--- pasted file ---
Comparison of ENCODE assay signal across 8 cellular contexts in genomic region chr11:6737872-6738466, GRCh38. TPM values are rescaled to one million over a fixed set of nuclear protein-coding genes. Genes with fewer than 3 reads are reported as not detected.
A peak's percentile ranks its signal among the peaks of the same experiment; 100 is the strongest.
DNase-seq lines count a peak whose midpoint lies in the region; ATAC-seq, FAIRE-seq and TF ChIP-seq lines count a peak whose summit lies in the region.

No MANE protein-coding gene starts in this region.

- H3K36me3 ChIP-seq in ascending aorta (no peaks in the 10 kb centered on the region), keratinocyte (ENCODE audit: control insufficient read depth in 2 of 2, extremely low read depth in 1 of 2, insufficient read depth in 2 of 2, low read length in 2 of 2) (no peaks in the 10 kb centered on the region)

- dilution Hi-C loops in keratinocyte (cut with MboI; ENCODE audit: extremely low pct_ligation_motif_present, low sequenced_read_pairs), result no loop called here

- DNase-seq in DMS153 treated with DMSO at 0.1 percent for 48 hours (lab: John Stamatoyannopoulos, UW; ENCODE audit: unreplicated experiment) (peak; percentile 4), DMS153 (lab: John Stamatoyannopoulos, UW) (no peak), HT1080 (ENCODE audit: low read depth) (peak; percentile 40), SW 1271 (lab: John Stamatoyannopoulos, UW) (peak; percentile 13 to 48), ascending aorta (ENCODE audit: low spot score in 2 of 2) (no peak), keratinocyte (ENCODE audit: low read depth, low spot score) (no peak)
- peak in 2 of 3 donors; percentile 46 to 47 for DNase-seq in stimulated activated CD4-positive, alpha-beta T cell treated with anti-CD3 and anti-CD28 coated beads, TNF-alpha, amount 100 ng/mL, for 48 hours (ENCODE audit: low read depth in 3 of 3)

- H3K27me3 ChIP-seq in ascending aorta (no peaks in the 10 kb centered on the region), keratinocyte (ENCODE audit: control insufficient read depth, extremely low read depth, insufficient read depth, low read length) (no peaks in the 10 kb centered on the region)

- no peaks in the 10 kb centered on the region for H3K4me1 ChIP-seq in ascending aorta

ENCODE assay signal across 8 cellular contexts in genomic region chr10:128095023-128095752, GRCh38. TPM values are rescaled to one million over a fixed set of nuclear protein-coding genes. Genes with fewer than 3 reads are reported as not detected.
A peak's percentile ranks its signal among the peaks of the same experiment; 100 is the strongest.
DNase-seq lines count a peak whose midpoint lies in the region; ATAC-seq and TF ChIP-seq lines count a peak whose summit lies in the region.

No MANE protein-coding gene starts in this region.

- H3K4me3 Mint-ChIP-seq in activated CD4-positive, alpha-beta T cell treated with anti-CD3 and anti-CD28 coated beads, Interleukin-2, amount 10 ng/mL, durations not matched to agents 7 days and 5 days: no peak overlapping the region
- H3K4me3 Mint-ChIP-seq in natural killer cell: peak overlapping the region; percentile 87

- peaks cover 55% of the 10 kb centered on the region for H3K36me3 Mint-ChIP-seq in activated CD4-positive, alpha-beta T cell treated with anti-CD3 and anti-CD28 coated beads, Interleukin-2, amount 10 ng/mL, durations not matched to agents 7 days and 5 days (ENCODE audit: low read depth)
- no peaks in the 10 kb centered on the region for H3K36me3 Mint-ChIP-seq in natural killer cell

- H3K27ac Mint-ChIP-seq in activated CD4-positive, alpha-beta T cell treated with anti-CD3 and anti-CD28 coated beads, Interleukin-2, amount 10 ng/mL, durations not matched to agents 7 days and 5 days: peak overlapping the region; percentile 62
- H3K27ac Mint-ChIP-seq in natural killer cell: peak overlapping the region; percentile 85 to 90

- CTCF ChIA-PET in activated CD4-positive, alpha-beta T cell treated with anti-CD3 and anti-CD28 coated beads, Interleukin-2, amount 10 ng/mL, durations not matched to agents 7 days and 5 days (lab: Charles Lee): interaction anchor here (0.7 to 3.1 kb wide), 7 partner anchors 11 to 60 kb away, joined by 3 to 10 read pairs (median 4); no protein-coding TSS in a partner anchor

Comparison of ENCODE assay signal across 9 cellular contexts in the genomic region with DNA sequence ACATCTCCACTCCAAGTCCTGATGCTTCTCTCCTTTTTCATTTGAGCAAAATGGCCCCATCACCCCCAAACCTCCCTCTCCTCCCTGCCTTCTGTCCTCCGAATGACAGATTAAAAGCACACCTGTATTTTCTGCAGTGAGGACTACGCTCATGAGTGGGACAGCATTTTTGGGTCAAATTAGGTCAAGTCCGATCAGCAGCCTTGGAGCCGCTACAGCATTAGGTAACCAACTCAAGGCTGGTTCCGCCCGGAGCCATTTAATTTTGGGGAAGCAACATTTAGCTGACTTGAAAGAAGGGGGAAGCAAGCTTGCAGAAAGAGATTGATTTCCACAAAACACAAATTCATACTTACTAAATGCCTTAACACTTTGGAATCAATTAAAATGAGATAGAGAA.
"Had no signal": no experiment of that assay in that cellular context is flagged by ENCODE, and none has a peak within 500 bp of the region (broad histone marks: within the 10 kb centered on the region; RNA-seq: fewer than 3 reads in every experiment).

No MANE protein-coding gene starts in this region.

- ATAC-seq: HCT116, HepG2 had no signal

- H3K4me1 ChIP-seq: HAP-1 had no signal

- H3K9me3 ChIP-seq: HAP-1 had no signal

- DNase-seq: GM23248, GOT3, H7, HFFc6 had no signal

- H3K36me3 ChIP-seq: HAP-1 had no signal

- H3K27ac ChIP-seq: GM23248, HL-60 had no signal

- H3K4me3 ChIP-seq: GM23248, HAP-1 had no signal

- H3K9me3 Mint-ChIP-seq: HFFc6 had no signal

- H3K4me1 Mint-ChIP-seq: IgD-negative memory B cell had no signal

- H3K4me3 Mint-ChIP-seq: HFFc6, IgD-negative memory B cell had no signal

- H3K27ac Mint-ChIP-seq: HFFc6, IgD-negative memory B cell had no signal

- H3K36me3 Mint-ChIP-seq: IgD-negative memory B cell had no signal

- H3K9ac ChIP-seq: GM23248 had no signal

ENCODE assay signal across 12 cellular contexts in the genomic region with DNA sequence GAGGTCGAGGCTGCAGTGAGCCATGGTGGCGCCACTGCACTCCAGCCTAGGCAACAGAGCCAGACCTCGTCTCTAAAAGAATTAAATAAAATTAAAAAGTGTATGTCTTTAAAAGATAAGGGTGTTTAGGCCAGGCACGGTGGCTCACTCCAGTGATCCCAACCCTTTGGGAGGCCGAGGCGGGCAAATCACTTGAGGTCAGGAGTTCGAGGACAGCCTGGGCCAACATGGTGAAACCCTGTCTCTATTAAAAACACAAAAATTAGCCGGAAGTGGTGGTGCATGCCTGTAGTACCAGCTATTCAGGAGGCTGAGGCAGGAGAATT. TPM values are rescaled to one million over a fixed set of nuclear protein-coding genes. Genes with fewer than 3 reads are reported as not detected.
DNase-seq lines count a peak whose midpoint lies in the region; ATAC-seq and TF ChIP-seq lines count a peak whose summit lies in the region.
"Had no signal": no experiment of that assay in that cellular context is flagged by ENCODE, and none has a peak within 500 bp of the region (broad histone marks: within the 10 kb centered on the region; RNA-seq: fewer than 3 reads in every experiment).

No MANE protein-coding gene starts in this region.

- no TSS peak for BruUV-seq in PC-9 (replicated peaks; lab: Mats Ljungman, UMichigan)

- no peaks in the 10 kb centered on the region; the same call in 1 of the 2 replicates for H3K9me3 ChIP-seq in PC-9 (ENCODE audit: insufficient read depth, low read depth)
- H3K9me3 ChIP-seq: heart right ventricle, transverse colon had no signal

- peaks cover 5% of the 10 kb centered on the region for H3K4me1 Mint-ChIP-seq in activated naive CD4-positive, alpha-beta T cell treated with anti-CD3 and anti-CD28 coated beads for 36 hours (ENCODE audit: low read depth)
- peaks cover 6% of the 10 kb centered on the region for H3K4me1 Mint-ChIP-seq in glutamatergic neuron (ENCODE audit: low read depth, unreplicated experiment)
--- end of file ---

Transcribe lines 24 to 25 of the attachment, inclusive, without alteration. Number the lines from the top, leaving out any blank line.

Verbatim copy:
No MANE protein-coding gene starts in this region.

- ATAC-seq: HCT116, HepG2 had no signal